Creation is a symbol (a living metaphor) of the Trinity’s relationship. Creation is a gift of the Father, through the Spirit, to the Son, which the Son perfects through the Spirit and gives back to the Father.

The Father is the speaker, the Son is the word and the Spirit is the breath.

Creation is a gift of the father to the son through the Spirit, which the Son prefects through the Spirit and gives back to the Father.

We were created to participate in this story.

Jesus leads us into the happy land of Trinity where the diversity and unity of creation find completion and fulfillment in the eternal community of love.

History began in the Trinity and is fulfilled in the Trinity

The Aim of our Charge

Matthew 22:37 “And he said to him, “You shall love the Lord your God with all your heart and with all your soul and with all your mind.”

This is where the Christian Faith begins. This is the paradigm of your relationship with God. It requires that you do not have closed off spiritual, emotional and private relationships but relationships that begin in your heart and end at the four corners of the world. It begins privately and intimately but extends through your hands to your neighbor, town, county, state, country and world.

This is God’s program to perfect creation. It’s the overpowering force. It’s you responding in the only appropriate way imaginable to His instigating love; with total abandon, complete surrender, utter adoration and all engrossing subordination.

Heart, soul and mind don’t consist of compartmentalized aspects of life, but here signify the total self; the whole man.

This command becomes the engine, the roadmap, the structure on which your life’s work is built. It becomes the modas operandi. The beginning, the end and the content of life. This is the sum total of who you are and what you do.

This command, applied to your life, becomes the antithesis, cultural mandate and great commission in action. This is the chief command from which all obedience is derived. It’s the fountain head of culture, ethics, science, theology, art, family, community and meaning that pleases God.

This requires proximity and consists of productivity and praise.

God Vowed to Walk There With Them

Zampieri - Adam et Ève (détail)
Zampieri – Adam et Ève (détail) (Photo credit: Wikipedia)

Adam stood outside the Garden, with God, in the valley of death; ashamed and defeated. God cursed the ground on Adam’s behalf, increased the pain of labor for Eve and spilled the blood of a substitute to make a covering for His wayward and fallen children. In the midst of the first evil, God promised a son to restore the lost and broken relationship that God had  enjoyed with man.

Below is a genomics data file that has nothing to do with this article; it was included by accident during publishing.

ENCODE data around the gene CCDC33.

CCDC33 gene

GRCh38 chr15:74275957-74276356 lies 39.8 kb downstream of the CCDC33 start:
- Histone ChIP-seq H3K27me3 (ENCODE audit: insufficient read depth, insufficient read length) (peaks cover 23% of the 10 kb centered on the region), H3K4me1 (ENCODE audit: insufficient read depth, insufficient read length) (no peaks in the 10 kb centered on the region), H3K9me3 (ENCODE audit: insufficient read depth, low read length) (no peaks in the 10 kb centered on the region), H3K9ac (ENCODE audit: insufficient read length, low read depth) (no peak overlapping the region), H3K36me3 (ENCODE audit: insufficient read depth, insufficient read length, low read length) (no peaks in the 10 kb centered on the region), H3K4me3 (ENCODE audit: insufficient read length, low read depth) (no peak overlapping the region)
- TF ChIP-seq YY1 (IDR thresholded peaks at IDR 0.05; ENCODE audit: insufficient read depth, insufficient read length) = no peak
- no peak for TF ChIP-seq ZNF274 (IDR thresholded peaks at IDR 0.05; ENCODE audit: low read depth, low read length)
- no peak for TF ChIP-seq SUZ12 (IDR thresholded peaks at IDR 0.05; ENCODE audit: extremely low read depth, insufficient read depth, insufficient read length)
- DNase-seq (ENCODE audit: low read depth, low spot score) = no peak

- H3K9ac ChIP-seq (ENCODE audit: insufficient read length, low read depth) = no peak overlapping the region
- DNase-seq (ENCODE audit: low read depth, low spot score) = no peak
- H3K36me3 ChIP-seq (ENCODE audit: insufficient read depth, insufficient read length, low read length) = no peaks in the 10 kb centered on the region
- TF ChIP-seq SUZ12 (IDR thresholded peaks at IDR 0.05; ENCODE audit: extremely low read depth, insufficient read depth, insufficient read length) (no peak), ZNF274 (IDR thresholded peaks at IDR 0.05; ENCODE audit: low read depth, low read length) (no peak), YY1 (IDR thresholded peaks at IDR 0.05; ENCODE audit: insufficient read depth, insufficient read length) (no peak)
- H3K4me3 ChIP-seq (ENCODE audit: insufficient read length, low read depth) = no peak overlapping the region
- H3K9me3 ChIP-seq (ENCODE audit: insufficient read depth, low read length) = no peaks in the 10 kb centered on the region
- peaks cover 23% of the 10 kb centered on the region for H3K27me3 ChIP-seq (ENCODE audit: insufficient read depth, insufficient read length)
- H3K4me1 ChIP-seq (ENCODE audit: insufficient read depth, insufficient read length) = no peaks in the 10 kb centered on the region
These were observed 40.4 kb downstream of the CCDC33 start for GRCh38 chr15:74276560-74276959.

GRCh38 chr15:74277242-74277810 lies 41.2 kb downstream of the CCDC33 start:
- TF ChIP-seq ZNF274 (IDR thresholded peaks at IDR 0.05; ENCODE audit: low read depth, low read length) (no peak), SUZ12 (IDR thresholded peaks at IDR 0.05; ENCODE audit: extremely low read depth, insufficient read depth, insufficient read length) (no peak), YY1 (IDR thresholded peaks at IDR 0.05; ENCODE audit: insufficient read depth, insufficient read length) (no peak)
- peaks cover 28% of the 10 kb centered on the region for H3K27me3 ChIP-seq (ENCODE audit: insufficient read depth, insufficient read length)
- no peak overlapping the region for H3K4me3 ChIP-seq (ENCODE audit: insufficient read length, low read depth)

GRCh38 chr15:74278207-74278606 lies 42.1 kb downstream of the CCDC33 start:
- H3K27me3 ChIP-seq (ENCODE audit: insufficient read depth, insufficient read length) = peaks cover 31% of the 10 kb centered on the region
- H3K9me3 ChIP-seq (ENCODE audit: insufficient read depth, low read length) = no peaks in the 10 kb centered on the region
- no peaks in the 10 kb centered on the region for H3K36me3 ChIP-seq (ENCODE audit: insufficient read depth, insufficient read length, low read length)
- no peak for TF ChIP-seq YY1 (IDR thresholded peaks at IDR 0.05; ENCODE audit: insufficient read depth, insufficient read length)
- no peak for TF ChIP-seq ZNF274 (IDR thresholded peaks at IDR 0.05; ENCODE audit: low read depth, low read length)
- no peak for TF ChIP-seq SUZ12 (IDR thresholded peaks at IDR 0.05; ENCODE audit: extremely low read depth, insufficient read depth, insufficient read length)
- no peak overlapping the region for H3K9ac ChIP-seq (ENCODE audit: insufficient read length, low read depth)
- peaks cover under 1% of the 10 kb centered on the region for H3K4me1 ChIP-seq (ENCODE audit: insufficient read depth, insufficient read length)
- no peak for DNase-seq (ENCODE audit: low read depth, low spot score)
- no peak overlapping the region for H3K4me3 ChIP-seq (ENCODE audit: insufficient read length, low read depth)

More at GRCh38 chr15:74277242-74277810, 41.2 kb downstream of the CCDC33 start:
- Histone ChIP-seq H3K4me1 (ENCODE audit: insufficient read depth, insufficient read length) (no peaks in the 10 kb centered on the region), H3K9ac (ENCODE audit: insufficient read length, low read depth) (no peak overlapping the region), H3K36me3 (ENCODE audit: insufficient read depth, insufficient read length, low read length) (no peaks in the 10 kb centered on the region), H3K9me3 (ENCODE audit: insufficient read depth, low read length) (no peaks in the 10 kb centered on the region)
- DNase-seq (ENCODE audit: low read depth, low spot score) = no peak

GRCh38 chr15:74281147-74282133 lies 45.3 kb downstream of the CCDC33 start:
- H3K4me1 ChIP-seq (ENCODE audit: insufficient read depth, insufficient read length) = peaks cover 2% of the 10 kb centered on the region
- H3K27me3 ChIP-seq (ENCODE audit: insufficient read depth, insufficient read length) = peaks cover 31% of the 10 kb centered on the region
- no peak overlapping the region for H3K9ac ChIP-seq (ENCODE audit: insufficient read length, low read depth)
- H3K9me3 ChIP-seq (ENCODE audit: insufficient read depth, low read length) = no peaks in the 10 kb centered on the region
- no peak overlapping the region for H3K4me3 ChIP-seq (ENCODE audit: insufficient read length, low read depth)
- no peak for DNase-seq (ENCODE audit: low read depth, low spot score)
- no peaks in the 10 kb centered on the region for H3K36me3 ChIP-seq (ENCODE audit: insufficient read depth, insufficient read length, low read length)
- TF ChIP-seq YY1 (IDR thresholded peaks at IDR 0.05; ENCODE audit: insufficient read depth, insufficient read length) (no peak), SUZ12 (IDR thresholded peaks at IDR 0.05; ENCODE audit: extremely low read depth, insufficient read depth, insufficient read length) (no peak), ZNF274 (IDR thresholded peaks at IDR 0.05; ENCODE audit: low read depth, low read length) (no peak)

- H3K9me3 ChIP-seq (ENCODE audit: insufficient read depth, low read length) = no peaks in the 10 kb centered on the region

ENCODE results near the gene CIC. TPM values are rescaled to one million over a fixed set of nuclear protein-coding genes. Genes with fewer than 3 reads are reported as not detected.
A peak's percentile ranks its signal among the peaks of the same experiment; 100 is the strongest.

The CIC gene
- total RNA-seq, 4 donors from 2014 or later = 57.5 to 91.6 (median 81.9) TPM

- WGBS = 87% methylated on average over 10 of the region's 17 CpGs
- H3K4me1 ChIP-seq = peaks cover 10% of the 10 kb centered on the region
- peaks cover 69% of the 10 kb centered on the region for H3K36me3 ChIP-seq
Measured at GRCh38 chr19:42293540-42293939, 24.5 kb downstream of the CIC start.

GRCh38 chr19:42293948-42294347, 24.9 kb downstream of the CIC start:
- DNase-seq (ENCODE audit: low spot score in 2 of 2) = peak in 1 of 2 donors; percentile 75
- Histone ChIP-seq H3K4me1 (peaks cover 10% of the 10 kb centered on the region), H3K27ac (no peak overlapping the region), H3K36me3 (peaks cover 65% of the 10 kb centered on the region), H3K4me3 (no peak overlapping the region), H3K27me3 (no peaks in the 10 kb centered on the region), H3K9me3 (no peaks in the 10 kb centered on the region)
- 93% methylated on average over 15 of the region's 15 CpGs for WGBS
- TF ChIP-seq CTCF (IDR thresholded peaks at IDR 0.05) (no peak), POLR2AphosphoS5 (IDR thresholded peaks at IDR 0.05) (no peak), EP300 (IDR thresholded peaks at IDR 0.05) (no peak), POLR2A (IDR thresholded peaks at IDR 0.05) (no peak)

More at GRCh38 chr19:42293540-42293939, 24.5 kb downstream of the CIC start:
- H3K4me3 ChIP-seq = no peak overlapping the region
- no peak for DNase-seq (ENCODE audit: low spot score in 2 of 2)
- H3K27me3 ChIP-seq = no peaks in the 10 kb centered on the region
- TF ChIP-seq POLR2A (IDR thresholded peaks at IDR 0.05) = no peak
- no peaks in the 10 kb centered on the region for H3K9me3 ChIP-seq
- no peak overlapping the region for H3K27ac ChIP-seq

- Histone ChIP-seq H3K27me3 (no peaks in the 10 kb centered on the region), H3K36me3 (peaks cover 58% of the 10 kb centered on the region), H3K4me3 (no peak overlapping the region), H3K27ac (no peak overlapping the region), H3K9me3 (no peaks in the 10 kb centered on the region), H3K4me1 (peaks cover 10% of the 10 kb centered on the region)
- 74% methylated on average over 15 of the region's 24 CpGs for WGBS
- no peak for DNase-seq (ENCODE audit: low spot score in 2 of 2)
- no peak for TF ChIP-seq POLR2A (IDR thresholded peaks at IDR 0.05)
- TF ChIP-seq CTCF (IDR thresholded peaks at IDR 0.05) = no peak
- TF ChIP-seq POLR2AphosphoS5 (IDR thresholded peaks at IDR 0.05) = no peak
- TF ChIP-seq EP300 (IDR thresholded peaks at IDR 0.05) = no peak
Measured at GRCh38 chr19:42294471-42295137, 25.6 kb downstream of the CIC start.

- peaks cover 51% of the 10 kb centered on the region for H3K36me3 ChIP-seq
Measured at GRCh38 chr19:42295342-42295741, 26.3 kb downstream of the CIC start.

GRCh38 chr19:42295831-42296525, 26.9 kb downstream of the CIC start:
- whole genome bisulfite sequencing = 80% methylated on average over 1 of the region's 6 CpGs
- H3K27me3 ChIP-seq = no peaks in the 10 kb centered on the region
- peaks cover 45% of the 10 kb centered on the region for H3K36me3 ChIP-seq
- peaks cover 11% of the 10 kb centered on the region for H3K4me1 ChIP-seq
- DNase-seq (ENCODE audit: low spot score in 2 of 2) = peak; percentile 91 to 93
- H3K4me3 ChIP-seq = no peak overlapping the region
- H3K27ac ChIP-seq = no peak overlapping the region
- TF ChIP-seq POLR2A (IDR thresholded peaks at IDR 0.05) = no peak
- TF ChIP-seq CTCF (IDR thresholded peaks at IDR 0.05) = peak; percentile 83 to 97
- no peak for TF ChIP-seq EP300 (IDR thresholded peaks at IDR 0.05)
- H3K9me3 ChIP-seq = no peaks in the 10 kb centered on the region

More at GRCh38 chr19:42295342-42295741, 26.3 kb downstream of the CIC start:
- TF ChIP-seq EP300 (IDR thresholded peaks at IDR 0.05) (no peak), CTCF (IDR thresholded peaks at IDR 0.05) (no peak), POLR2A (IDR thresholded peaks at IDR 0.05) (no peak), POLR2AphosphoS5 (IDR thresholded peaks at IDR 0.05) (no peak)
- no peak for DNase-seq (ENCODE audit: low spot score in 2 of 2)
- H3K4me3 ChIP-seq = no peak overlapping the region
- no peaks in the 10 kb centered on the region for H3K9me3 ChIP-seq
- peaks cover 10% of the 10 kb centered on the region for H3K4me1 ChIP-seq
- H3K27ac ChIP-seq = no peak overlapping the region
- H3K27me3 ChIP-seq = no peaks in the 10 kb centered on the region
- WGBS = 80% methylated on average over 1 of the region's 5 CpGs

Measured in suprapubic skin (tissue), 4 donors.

In the pain of that moment, betrayed, accused and hated by His own children whom He had given the world, God knew something profound. That all the sons of Adam and Eve would be unable to bear the burden, were too weak and broken to fight back against the dragon. God knew that the Son that was promised would be ravaged and that the battle would cost that Son his life. And God knew, God promised in that moment, at the very beginning, with the tears of betrayal fresh on His cheeks, that the Son whose blood would be spilled for mankind, would be His own Son; His only Son. Continue reading “God Vowed to Walk There With Them”

A Primer on Intepreting the Constiution

Constitution of the United States of America
Constitution of the United States of America (Photo credit: The U.S. National Archives)

The Constitution of the United States is our civil covenant and it describes both the manner and extent of our federal government. Truly, the Constitution implies that the details of the Judiciary’s function were “to be worked out in practice” (O’Brien, 24), more than the other branches. The Branches of our government have certainly grown and morphed beyond their original outline because it has served the needs of the people to do so. But, the Constitution does not give the parameters for its own interpretation. The Constitution is not a document penned by a single person, but is a work of collective ingenuity. One person’s opinion of its intention in 1789 is no more binding than the notion that it is unbound from concrete principles.  It means what it says. Though the Constitution is alterable and thus boundless in its limits, its words are not living organisms that morph with each new generation like subjective mutants. There are principles of governance that are stated clearly in it and are self evident when the words of the Constitution are taken at face value. The founders knew, however, that it could not serve all people in all times and built into the Constitution alterability by Amendment. Continue reading “A Primer on Intepreting the Constiution”